2. Benefits of scale will increasingly accrue to larger players. Large publishers enjoy economies-of-scale in an online world because they can bundle their portfolio of journals into a single 'product'.

3. Margins will expand for those publishers with successful online platforms. Usage has so far shifted from paper to paper-and-online, but over the next four years, we believe there will be a growing trend of moving from paper-and-online to online-only. This represents a win-win situation for the libraries and the journal publishers (particularly the large ones). Libraries in the U.S. spend $1.50 on staff costs and other operating expenses for every $1 they spend on buying content, so moving to purely online access to journals opens up the possibility of huge cost savings. Journal publishers will also benefit. We estimate that the publisher’s absolute level of profit improves by 16% as a customer transfers from a paper-and-online subscription (most pay for both) to online-only access….We believe that Reed is likely to continue to outperform the market for four reasons:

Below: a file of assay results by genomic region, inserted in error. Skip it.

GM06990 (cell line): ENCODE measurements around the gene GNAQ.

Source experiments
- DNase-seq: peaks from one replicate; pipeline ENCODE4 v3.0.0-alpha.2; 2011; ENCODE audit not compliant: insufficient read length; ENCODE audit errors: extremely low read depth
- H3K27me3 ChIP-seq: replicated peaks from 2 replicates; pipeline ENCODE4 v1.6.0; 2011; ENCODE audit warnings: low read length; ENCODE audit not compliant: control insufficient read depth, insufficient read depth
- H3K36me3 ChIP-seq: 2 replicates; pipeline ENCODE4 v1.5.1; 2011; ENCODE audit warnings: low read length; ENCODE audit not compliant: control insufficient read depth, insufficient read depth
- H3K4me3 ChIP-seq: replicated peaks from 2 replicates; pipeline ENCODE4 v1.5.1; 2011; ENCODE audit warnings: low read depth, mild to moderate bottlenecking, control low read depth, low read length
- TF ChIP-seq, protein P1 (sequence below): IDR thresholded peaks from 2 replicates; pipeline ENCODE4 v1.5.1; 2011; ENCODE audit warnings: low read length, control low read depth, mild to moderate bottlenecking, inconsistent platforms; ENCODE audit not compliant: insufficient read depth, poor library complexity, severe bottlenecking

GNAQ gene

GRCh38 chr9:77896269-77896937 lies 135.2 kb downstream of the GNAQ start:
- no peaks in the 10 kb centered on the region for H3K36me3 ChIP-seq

*  A significant portion (we estimate 70%) of Reed’s revenues are protected by three-year contracts (with price escalators, which we estimate at 5%).

*  Larger players can bundle their journals into a single 'product' that becomes core to a library’s subscription base.

*  Reeds owns a number of strong titles with large academic followings. Weaker titles are more likely to be cut.

*  Reed is successfully tapping into the corporate market (such as pharmaceutical companies), which provides an additional revenue stream

*  Books are being cut before journals

SPARC-OAForum Digest #73